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It’s more likely that the community objected to an exploding rabbit in Herman Cain’s video than it is that anyone censored him.
According to former GOP presidential candidate Herman Cain, he was censored briefly by YouTube on Monday.
On Sunday, Cain’s campaign uploaded a video of a rabbit getting launched off the ground and then exploding, after taking a rifle round in mid-air. The rabbit represents “small business under the current tax code,” says a blonde little girl in the ad.
Within 24 hours, the video was removed from the Google-owned site. Herman Cain tweeted a screenshot of the video take down, with the words “This is free speech, this is free speech under YouTube. I have questions!”
The screenshot of the removed video clearly displays that the YouTube community flagged his video as “inappropriate.” YouTube never removes videos on its own. Rather, it relies on the community to flag content that violates YouTube’s Terms of Service.
YouTubers obviously flagged Cain’s ad as violating YouTube’s community guidelines because of the violent death of the rabbit in the 37 second clip. YouTube’s community guidelines explicitly state to not “post videos showing bad stuff like animal abuse.”
While most adult viewers probably would surmise that the shooting is fake, it’s highly plausible that the many young people in YouTube’s audience were disturbed by what they saw as the death of an animal on a widely accessible Internet video.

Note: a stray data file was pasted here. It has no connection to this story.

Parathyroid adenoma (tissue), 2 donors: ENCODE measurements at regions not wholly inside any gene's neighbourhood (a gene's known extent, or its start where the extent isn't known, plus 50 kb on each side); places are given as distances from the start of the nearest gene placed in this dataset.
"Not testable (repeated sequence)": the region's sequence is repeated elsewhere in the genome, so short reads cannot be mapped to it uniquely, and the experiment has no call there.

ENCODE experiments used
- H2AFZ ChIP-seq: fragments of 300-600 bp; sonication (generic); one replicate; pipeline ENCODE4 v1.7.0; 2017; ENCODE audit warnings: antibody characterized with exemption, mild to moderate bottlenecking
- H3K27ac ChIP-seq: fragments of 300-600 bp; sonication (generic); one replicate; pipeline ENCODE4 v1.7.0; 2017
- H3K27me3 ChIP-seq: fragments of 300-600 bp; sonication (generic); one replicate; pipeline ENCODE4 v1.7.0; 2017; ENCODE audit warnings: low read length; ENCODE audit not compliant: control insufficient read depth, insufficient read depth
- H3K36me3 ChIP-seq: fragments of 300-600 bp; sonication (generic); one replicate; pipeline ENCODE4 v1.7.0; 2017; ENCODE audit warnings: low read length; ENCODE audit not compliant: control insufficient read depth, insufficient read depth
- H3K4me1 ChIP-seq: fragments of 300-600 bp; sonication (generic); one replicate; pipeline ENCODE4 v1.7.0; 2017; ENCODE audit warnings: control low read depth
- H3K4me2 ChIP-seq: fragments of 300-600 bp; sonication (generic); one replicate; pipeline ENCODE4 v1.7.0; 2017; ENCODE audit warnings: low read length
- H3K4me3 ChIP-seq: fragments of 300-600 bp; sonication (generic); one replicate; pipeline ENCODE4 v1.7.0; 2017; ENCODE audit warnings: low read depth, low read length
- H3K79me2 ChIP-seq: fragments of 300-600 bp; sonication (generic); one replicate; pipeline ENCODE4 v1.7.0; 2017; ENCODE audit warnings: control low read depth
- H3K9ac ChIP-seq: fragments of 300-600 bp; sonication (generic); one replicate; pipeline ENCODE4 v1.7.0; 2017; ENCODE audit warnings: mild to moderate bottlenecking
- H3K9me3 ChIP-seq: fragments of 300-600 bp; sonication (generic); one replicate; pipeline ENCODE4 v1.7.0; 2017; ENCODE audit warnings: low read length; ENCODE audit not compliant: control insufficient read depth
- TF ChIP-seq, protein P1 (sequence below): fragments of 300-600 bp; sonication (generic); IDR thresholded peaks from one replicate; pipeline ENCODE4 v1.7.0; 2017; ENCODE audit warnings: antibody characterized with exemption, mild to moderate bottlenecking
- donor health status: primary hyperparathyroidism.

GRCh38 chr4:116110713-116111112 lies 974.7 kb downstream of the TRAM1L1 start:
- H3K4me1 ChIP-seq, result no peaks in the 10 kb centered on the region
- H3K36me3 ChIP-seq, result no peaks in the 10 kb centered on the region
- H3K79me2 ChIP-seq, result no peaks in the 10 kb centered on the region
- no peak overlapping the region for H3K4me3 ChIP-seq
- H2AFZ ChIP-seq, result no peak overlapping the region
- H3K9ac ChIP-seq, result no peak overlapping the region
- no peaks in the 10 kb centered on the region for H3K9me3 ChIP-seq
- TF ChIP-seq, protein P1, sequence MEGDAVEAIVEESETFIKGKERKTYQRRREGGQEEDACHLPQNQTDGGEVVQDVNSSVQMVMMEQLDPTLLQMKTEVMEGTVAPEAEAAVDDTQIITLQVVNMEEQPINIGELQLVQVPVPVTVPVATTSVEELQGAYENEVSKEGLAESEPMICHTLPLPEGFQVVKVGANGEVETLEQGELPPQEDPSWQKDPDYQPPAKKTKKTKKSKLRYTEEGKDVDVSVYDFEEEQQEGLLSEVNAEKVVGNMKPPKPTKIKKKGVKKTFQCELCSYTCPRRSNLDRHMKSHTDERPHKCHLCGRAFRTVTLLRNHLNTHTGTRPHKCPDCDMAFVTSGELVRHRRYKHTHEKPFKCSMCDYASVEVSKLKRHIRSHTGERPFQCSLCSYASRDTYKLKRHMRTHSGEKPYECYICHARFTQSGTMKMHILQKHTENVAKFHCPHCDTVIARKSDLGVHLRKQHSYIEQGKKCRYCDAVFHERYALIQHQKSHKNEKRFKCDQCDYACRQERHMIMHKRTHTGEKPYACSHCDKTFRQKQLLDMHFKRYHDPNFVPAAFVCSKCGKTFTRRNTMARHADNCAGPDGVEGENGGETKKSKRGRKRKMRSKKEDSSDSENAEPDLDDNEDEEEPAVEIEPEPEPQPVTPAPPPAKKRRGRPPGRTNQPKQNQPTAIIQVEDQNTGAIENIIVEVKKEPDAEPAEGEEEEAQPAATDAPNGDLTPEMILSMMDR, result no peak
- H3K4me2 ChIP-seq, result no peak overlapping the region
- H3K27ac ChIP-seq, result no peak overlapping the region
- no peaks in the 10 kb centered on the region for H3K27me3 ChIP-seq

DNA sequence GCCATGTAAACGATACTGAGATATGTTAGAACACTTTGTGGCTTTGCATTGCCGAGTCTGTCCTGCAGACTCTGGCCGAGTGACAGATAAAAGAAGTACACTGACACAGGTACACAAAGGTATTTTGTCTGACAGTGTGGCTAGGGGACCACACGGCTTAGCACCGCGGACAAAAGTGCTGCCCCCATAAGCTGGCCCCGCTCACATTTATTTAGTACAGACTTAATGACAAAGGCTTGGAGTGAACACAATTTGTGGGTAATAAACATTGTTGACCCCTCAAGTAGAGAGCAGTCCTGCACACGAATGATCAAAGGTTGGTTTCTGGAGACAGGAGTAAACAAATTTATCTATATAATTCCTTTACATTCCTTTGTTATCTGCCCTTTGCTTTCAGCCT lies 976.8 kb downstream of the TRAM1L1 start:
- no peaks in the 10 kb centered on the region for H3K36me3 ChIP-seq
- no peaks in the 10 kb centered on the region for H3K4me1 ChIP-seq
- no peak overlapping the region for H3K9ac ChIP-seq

YouTube restored the video in record time without commenting on the depiction of animal violence, possibly to dissuade headlines of censorship. A YouTube rep told Buzzfeed they found “nothing wrong with the video.” The restoration prompted Herman Cain to snarkily tweet “I guess I’m back from my “#YouTube time-out.”
Cain did not apologize for his offensive ad, which could easily be mistaken as animal cruelty, or his false implication that the Google-owned company was censoring him. As the Atlantic Wire pointed out, this isn’t the first time Cain has portrayed animal cruelty in his campaign ads and suggests that animal suffering may be his schtick.
Cain is not the first person to misunderstand YouTube’s reliance on community policing. When the media outlet Russia Today’s channel was taken down due to community flagging, possibly by angry protesters, conspiracy-addict Alex Jones called it “corporate censorship.”
Over the weekend, various media outlets made a big stink about YouTube adding an age restriction to Madonna’s new music video because it shows scenes of masturbation and nudity. Clearly, concerned kids and parents flagged the video; YouTube was reacting to its user base, not critiquing Madonna as some outlets purport.
Hacking collective Anonymous also threatened to attack YouTube employees on Sunday, after one of its channel was blocked for a couple of hours due to the community flagging videos as inappropriate. That channel was also promptly restored.
Fruzsina Eördögh was the Daily Dot's first YouTube reporter. In addition to working as a producer for the now-defunct digital channel TouchVision TV, Eördögh has been published by Vice, the Christian Science Monitor, the Guardian, Variety, and Slate.